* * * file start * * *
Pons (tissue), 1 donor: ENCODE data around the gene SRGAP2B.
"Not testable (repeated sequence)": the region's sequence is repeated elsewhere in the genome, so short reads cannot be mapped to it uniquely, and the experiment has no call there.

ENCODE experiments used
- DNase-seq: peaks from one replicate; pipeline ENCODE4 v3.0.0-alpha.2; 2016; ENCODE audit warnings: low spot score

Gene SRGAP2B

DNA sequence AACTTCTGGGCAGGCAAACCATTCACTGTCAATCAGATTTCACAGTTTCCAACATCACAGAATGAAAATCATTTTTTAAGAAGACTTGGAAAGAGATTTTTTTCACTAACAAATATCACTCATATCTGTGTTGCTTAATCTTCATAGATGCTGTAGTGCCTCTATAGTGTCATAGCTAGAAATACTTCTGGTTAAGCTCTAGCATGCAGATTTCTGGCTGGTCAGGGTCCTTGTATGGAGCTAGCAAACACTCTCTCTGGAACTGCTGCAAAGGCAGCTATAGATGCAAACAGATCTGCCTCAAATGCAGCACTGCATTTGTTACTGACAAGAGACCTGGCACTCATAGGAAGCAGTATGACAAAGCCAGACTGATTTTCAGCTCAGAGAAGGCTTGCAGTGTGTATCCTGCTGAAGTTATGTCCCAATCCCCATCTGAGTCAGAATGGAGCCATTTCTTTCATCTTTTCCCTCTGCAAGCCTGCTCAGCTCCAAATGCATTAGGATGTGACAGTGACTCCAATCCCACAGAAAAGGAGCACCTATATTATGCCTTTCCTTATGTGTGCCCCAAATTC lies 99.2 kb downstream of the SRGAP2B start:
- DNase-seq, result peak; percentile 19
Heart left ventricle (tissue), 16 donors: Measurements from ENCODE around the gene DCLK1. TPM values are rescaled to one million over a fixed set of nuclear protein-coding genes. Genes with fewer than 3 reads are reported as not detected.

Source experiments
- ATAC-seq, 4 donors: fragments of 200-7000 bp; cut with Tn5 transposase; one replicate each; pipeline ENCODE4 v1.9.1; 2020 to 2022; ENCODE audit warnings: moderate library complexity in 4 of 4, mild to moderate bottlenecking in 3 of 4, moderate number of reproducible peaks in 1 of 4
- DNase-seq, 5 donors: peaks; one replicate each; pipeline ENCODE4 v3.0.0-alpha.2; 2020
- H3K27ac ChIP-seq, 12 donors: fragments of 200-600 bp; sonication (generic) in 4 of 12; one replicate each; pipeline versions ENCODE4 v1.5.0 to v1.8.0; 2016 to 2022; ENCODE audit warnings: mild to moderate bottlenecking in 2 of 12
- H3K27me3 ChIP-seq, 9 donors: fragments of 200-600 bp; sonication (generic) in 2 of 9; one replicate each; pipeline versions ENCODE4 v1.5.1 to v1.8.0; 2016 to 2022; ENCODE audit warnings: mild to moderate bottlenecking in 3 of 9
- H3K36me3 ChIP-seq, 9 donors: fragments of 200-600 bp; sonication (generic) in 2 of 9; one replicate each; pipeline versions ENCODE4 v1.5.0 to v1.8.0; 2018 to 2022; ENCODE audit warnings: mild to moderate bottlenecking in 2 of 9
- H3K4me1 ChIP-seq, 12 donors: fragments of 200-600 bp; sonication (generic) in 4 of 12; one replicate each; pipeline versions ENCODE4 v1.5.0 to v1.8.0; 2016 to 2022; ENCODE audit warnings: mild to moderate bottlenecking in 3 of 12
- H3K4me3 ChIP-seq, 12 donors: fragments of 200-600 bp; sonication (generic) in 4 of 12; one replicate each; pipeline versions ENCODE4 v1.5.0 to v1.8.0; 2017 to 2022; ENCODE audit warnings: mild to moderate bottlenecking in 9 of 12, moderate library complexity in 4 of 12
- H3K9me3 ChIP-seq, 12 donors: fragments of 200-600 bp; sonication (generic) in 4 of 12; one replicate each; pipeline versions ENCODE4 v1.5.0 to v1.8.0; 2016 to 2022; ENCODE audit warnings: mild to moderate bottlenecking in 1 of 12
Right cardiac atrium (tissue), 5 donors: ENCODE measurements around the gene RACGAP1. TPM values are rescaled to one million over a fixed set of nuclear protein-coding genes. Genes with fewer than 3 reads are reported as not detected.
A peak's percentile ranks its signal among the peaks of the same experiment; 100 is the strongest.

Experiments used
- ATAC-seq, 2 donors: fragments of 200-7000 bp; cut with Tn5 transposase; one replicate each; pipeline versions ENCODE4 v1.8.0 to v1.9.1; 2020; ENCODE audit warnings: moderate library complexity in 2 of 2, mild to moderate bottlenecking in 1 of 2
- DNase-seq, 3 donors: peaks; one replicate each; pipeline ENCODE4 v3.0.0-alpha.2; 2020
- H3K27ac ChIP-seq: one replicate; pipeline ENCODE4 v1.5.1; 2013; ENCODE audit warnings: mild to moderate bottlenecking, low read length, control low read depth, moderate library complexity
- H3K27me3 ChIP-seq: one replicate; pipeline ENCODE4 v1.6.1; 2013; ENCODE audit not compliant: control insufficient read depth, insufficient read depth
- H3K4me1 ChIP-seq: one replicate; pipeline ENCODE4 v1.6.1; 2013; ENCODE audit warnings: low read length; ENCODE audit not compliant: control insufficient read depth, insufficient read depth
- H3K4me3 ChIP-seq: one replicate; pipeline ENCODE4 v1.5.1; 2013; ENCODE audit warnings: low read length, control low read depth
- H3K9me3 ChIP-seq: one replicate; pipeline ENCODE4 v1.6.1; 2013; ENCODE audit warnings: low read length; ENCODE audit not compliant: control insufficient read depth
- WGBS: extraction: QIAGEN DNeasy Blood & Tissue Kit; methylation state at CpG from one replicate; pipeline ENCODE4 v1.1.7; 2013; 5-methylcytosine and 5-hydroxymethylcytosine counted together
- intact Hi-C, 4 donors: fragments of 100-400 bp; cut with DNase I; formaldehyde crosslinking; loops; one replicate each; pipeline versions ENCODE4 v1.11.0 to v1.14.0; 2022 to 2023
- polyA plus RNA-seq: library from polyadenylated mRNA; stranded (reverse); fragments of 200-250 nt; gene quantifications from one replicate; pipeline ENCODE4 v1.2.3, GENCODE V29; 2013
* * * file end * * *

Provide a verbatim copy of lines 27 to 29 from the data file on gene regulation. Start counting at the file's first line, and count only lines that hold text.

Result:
- H3K9me3 ChIP-seq: one replicate; pipeline ENCODE4 v1.6.1; 2013; ENCODE audit warnings: low read length; ENCODE audit not compliant: control insufficient read depth
- WGBS: extraction: QIAGEN DNeasy Blood & Tissue Kit; methylation state at CpG from one replicate; pipeline ENCODE4 v1.1.7; 2013; 5-methylcytosine and 5-hydroxymethylcytosine counted together
- intact Hi-C, 4 donors: fragments of 100-400 bp; cut with DNase I; formaldehyde crosslinking; loops; one replicate each; pipeline versions ENCODE4 v1.11.0 to v1.14.0; 2022 to 2023